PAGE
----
Windsor Arms

The Windsor Arms and JP Challet's Next Act

Fresh off his battle against Deputy Mayor Joe Pantalone, Chef Jean Pierre Challet is full of inspiration and is ready to teach Torontonians a thing or two about dining.

After designing and opening the kitchen in the Windsor Arms over ten years ago, chef JP Challet is returning to the boutique hotel to open his restaurant, Ici. Along with partners Jennifer Decorte and Peter Tsang, Challet plans to open his restaurant with a concept that could very well spell the death of fine dining in Toronto.

"In a way, I don't really believe in fine dining," said Challet, who plans to price his menu at an affordable $60 per meal. While Challet plans to do away with higher price points, he maintains that service and quality of food and wine will remain of utmost importance. "For me the biggest challenge is to make the people in Yorkville, and in Toronto, to say, 'We don't want to be too expensive,'" he said.

Ici at the Windsor Arms will feature a short menu of seven appetizers, seven mains and five desserts. Focusing on food and wine pairings, featuring Canadian products and wine, the menu will rotate every month and a half. While Challet believes strongly in Canadian, local and seasonal produce, he will not be shy to source outside of a 200 mile radius.

"Some people put on their menu,"200 mile menu" and then serve you a tomato in January. Where are you going to get a tomato around here this time of year?" said Challet. "I believe in staying Canadian, but we must go from East to West." While staying devoutly local will not be top priority at Ici, promoting Canadian wine will be.

"People do not realize that Ontario has great wine," said Challet. "Look at Le Clos Jordanne," he said, citing the Claystone 2005, a Chardonnay beat out the world's best winemakers in a blind taste-test at the Judgement of Paris last May. "That is a pretty serious achievement," said Challet.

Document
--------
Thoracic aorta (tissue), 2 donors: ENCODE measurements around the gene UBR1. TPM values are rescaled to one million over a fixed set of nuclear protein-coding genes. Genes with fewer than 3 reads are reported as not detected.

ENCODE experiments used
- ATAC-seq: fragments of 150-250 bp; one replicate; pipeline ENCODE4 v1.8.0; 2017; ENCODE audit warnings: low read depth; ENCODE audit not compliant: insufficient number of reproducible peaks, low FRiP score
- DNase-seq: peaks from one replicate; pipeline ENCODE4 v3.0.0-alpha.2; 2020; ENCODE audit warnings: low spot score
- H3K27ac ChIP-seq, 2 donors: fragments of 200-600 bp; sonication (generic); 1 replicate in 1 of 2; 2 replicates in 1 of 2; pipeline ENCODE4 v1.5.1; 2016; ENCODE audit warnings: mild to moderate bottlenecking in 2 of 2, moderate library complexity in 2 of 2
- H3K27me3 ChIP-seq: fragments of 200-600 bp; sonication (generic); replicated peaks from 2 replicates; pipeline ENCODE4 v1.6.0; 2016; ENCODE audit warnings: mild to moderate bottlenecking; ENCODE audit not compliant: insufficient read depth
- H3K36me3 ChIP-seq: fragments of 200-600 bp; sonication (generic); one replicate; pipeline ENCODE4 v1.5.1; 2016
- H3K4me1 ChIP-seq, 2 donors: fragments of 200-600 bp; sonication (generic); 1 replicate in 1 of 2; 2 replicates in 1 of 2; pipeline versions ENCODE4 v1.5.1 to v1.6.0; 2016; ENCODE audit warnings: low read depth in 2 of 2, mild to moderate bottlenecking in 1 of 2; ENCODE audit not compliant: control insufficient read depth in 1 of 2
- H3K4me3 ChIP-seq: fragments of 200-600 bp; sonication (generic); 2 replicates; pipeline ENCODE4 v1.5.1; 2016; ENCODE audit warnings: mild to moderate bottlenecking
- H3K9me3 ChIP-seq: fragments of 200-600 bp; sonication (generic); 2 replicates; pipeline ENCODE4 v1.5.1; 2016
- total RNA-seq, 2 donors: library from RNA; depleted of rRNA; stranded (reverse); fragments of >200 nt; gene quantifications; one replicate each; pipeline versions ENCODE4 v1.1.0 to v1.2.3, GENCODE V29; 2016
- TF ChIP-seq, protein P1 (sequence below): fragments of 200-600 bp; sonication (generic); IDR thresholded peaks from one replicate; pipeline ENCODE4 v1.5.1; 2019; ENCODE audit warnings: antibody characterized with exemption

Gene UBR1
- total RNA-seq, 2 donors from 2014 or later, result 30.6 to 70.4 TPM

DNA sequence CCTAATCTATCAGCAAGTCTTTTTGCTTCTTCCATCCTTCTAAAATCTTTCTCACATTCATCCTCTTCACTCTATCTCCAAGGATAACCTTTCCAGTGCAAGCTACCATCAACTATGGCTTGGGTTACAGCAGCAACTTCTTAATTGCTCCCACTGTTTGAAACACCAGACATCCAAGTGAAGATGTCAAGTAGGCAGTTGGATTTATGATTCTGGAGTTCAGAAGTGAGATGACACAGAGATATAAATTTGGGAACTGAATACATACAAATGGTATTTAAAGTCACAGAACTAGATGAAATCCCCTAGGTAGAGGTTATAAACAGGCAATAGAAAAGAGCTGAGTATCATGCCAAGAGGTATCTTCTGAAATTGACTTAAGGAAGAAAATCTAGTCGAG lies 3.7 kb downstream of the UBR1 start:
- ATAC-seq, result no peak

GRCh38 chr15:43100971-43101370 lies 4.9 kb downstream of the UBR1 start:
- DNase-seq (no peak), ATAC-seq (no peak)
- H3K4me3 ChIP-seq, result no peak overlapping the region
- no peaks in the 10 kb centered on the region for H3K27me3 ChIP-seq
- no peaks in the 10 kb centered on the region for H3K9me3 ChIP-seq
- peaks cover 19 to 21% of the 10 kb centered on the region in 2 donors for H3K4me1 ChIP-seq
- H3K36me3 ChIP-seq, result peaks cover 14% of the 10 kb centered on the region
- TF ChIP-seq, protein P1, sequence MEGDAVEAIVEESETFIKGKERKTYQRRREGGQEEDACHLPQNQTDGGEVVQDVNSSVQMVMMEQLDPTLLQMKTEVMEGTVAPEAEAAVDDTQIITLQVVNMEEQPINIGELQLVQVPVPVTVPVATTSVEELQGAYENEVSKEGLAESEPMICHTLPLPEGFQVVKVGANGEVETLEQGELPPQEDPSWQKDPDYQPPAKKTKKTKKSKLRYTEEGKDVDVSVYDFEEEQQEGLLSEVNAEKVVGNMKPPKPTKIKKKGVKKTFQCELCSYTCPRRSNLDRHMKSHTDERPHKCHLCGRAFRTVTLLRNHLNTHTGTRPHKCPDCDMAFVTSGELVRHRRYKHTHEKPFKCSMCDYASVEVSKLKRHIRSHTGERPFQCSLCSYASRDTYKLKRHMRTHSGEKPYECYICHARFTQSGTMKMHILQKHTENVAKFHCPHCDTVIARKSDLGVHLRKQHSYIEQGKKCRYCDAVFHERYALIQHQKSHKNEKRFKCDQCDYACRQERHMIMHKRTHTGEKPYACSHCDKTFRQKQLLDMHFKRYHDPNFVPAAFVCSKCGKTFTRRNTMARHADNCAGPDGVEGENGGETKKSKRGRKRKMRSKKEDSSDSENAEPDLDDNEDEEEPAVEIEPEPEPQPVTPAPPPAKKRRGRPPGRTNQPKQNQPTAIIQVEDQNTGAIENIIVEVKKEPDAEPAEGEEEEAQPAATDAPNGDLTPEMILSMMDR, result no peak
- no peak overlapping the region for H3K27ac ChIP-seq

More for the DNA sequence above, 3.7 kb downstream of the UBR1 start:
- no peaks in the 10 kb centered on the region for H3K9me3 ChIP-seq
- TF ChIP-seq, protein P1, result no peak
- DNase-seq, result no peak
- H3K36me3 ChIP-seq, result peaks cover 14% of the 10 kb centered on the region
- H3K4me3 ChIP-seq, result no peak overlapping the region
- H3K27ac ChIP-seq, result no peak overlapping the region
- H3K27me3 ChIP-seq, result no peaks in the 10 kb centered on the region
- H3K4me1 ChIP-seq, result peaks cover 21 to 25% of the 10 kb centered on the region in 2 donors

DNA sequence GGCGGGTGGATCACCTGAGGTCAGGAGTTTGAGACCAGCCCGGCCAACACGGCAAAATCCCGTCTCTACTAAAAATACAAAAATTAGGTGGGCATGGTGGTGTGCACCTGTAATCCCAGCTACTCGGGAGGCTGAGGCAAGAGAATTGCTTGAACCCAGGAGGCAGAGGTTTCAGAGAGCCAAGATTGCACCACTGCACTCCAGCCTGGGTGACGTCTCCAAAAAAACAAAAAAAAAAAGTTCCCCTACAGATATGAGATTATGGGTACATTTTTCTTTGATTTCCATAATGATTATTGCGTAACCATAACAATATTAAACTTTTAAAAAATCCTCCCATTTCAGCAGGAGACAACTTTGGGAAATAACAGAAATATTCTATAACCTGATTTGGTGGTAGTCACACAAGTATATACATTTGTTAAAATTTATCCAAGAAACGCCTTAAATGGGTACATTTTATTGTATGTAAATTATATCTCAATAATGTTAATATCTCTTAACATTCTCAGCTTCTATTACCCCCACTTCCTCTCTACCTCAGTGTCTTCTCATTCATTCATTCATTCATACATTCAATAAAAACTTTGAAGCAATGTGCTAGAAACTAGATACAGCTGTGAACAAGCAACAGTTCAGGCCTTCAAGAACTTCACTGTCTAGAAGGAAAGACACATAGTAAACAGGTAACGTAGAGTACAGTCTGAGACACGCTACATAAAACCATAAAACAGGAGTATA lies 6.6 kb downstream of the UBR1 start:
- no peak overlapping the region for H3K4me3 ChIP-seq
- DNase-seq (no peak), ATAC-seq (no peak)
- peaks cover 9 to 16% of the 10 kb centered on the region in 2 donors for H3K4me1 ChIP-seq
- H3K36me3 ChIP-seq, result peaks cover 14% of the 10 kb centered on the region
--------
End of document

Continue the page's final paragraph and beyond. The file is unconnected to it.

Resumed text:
"Most countries that produce their own wine, consume most of their wine, but not here," he said. This is something Challet is actively hoping to change by both promoting Canadian wines and hosting affordable bi-monthly tapas style winemaker dinners.

As he moves forward with his plans at the Windsor Arms, Challet has not given up on his Harbord Street bistro. "Ici [on Harbord] will become Ici Aussi," said Challet. Having attained a hard-to-come-by liquor licence from the city, he nurses two ideas for the space, which he hopes to open in March.

One is to turn Ici Aussi into a French tapas and wine bar. The other is to use the space as a training restaurant for his sous chefs, where his chefs will have the opportunity to run the space with their own menus for three months at a time. With plans like these, it's clear that inspiration is abundant for Challet.

Says Challet, "I always cook the way I like to eat. I always want to make a restaurant the way I like to be a customer."


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